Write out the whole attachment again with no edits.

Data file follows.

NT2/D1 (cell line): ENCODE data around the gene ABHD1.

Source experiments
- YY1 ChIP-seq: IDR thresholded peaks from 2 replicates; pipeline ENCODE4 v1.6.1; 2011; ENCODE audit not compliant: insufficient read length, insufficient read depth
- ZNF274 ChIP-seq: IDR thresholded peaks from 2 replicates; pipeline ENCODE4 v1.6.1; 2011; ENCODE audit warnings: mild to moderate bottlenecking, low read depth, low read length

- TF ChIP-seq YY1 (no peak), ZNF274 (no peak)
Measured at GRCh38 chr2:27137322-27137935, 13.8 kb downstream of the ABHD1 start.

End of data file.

NT2/D1 (cell line): ENCODE data around the gene ABHD1.

Source experiments
- YY1 ChIP-seq: IDR thresholded peaks from 2 replicates; pipeline ENCODE4 v1.6.1; 2011; ENCODE audit not compliant: insufficient read length, insufficient read depth
- ZNF274 ChIP-seq: IDR thresholded peaks from 2 replicates; pipeline ENCODE4 v1.6.1; 2011; ENCODE audit warnings: mild to moderate bottlenecking, low read depth, low read length

- TF ChIP-seq YY1 (no peak), ZNF274 (no peak)
Measured at GRCh38 chr2:27137322-27137935, 13.8 kb downstream of the ABHD1 start.